For the rest of the questions, press Y and hit the ENTER key at each prompt. This will remove some anonymous users and the test database, disable remote root logins, and load these new rules so that MySQL immediately respects the changes you have made.

Note that in Ubuntu systems running MySQL 5.7 (and later versions), the root MySQL user is set to authenticate using the auth_socket plugin by default rather than with a password. This allows for some greater security and usability in many cases, but it can also complicate things when you need to allow an external program (e.g., phpMyAdmin) to access the user.

If you prefer to use a password when connecting to MySQL as root, you will need to switch its authentication method from auth_socket to mysql_native_password. To do this, open up the MySQL prompt from your terminal:

sudo mysql

Next, check which authentication method each of your MySQL user accounts use with the following command:

SELECT user,authentication_string,plugin,host FROM mysql.user;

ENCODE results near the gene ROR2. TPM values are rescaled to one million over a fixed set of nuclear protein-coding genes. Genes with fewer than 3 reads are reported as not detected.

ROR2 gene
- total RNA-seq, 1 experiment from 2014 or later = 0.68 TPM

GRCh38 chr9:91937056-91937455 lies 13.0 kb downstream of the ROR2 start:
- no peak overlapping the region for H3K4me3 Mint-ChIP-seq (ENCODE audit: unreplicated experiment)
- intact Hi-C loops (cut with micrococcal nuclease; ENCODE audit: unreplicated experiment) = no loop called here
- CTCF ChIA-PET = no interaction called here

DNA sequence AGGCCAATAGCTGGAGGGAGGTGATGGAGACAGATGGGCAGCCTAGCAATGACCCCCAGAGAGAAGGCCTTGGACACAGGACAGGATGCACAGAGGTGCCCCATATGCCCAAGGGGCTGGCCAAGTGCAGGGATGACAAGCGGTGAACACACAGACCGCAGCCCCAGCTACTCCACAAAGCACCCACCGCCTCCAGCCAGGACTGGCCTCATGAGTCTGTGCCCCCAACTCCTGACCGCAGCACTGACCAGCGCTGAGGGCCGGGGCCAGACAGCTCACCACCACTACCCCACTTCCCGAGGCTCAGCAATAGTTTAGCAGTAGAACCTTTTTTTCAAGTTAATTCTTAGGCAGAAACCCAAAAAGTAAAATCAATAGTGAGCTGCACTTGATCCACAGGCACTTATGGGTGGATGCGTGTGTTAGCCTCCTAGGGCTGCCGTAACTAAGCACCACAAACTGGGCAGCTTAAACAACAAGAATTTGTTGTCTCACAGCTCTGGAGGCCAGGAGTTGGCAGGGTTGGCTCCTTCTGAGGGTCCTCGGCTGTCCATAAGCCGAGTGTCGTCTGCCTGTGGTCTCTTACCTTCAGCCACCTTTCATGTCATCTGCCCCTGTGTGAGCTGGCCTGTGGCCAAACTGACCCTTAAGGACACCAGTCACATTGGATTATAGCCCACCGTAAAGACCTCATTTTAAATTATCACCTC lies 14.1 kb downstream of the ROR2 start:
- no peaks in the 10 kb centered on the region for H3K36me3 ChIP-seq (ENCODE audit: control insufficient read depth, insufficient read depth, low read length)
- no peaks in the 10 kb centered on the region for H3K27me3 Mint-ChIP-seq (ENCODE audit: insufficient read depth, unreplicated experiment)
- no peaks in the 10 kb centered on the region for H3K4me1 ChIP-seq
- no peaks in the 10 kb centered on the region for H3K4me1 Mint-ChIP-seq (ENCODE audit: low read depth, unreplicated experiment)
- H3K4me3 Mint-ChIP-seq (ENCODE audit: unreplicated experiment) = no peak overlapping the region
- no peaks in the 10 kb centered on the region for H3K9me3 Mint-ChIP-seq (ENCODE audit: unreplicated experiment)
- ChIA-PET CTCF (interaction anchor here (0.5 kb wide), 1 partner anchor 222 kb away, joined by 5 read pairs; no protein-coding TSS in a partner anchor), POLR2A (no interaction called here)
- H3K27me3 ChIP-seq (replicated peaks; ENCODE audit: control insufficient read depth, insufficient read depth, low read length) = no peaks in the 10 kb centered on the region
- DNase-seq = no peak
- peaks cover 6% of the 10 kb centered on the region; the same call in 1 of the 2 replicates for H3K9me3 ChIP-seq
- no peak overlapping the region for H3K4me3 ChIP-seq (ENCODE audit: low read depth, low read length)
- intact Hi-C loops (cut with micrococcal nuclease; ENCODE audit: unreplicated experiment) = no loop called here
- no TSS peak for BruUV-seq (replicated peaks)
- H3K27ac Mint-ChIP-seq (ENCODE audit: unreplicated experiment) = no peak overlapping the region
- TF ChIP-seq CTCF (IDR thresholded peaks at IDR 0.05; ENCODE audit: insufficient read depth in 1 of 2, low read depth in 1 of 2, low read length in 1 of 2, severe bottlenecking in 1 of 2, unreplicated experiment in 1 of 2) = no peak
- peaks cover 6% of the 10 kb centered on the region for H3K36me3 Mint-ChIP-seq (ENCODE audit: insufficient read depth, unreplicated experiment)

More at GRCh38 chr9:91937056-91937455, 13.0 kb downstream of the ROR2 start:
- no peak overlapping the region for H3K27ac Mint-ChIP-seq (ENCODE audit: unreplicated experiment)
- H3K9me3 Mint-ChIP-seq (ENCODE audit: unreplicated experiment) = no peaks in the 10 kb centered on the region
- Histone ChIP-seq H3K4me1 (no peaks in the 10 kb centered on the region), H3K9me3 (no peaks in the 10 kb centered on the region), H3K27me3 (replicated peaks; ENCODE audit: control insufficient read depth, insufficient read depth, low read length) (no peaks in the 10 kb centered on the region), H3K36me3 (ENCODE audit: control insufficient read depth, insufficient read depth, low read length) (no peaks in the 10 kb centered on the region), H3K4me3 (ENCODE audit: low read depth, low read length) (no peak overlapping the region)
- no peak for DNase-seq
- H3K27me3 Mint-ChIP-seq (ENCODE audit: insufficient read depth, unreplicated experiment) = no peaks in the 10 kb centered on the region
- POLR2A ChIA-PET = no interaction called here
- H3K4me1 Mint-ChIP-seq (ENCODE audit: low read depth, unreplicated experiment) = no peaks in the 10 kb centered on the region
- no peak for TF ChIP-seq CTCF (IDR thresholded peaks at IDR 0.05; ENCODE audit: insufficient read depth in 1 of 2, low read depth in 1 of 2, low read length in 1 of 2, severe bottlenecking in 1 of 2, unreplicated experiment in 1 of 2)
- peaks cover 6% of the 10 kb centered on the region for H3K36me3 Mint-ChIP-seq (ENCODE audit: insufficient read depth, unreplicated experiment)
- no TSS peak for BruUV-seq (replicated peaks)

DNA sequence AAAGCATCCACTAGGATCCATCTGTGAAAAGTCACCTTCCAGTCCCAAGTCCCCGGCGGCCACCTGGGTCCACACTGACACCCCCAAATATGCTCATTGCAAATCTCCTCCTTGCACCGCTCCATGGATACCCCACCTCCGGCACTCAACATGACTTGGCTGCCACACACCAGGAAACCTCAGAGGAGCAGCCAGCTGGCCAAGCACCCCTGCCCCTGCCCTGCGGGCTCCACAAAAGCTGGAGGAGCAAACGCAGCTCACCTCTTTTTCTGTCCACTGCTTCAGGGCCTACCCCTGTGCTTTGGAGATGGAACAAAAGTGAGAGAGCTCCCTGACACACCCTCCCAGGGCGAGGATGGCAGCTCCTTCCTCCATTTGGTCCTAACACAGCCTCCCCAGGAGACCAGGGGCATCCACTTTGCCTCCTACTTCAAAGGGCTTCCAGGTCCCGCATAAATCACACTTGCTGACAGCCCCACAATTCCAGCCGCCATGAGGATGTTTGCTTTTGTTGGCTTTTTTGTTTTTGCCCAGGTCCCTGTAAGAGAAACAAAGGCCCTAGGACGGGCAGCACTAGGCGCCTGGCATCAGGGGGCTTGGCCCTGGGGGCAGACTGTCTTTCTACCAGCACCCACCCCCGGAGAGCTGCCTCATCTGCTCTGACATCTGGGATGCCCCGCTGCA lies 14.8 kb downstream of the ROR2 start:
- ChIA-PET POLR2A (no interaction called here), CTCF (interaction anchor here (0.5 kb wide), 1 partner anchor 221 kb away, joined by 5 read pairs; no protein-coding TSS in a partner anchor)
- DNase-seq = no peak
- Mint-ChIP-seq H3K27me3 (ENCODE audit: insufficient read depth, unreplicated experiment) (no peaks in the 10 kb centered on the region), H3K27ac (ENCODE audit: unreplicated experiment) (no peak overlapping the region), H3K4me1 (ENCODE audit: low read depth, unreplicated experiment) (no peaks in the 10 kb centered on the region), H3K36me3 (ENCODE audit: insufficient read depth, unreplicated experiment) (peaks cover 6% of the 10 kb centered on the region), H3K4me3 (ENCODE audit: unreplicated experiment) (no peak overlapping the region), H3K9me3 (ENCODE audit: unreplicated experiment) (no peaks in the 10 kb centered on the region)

Output
+------------------+-------------------------------------------+-----------------------+-----------+
| user             | authentication_string                     | plugin                | host      |
+------------------+-------------------------------------------+-----------------------+-----------+
| root             |                                           | auth_socket           | localhost |
| mysql.session    | *THISISNOTAVALIDPASSWORDTHATCANBEUSEDHERE | mysql_native_password | localhost |
| mysql.sys        | *THISISNOTAVALIDPASSWORDTHATCANBEUSEDHERE | mysql_native_password | localhost |